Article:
Sometimes, rather than launching thje project you are currently working on in the debugger, you need to attach to a process that is already running on your system to debug it.
There can be many reasons for this. Maybe your application is already running "in production" and you encounter a bug you want to debug live. Or maybe your project is library that's "hosted" in a different process, out of your own control.
It is also possible to debug application not created with Elements, as long as they are of a type supported by the Elements debugger. If those applications have debug symbols and your (optionally) have the source code, you can even step through code written in different languages, such as C, C++, Objective-C, Visual Basic, or the like.
Attaching to process from Fire or Water is simple. Via the "Debug|Attach to Process.." menu item, you can open the "Attach to Process" sheet, which allows you to select a process to debug:
In Fire on Mac, you can attach to native processes, using either the LLDB-based Cocoa debugger (the same debug engine used by Xcode), or Elements' own native Island debugger. Both engines can debug Cocoa, Island and other native Mac applications.
Fire does not support attaching the Mono or Java debugger, because unfortunately neither the Mono or the Java runtime support this feature; Mono and Java processes can only be debugged (on managed level) when launched with the debugger. (Of course you can attach the native debugger to Mono and Java processes, to debug them on native level).
Right now Fire only allows attaching to local processes running on your Mac.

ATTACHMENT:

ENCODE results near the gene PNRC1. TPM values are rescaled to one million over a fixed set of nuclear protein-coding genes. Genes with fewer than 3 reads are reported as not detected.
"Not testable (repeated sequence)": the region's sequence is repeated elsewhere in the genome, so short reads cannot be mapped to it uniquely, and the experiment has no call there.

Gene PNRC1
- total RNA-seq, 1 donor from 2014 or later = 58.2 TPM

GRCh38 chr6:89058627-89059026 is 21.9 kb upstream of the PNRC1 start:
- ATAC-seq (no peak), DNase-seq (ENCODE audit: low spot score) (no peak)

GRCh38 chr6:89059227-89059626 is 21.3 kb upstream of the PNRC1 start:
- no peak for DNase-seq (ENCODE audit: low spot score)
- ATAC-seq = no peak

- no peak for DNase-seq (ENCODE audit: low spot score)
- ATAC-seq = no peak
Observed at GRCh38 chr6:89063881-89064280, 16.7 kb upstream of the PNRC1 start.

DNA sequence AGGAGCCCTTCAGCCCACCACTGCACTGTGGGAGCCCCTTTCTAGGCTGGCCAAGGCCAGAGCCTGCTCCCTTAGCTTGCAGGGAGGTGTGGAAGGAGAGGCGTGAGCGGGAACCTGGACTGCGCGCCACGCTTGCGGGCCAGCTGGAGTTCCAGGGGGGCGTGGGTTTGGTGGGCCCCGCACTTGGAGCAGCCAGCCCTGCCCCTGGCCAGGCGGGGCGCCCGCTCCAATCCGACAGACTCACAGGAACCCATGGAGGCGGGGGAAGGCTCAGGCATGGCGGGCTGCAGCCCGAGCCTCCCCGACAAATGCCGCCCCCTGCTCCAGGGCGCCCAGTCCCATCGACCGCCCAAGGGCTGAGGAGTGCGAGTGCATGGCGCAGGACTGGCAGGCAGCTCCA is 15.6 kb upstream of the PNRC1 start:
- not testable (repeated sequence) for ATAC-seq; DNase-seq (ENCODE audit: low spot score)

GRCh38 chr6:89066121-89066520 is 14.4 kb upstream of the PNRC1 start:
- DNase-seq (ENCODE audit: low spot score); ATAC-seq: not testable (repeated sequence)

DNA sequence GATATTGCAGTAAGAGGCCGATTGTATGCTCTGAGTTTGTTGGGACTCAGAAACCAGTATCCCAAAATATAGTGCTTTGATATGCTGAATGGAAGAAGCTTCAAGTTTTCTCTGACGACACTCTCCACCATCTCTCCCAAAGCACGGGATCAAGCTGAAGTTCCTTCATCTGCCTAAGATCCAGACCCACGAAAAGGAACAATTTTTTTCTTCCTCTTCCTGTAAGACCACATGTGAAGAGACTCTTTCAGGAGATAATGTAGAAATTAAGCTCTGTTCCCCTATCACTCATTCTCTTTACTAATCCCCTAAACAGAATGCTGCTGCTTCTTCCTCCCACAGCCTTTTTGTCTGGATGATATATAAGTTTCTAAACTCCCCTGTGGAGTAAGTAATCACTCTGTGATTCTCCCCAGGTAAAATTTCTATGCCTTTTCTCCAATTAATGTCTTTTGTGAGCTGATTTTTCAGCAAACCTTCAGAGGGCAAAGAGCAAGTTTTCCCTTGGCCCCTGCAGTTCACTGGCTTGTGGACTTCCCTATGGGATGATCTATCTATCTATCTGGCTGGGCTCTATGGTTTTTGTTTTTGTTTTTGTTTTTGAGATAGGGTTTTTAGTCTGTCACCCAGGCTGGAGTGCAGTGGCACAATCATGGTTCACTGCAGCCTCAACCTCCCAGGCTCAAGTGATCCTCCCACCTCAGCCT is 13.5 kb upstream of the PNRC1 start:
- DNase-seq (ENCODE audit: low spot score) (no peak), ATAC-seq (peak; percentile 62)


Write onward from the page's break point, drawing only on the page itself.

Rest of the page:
In Water on Windows, you can attach to
- .NET Framework processes, using the CLR debugger.
- natively processes using the Island debugger (which can be used even on non-Island apps).
For CLR debugging, you can (must) choose whether to attach to the .NET 2.x or .NET 4.x runtime, which use separate debugging APIs. (Most modern .NET applications use .NET 4.0 or higher.)
Water does not support attaching the Mono or Java debugger, because unfortunately neither the Mono or the Java runtime support this feature; Mono and Java processes can only be debugged (on managed level) when launched with the debugger. (Of course you can attach the native debugger to Mono and Java processes, to debug them on native level).
Water also allows you to attach to remote processes on known CrossBox servers. You can use the native Island debugger on Windows and Linux servers, and either the Island debugger or the LLDB-based Cocoa debugger, on macOS.
You can can choose which debug engine to use (and, in Water, what server to connect to or which CLR version to use), using the popup buttons at the top of the "Attach to Process" sheet.
The main area of the sheet provides a list of all processes that are running on the local computer or, in Water, the selected CrossBox server. You will see the process ID name and (on Windows) application title. Processes that are 32-bit will have an additional indicator.
Select the process you want to debug to and click "Attach". This will (try to) start a new Debug Session.
Note that not all processes can be attached to. Some processes might run in a protected mode that disallows debugging (such as many Apple-provided system applications, on macOS), or your user account might not have the proper rights to attach to them. Also, you might be trying to attach the CLR debugger to a process that does not host the .NET runtime.
If attaching fails, you will see an error message, and the "Attach to Process" sheet remains open. If attaching is successful, you will see the Pausing the application.turn yellow, the "Attach to Process" sheet will close, and you'll be ready to debug, for example by
Note that a Debug Session can be ended either by detaching from the process (but leaving it running) or by stopping the process. The default ⌘./Ctrl+. shortcut will default to "detach", for attached debug sessions, and to "stop" for debug sessions launched via "Debug|Run.
You can stop a session by right-clicking the debug session's node in the Threads and Callstacks pane and choosing "Stop" instead of "Detach".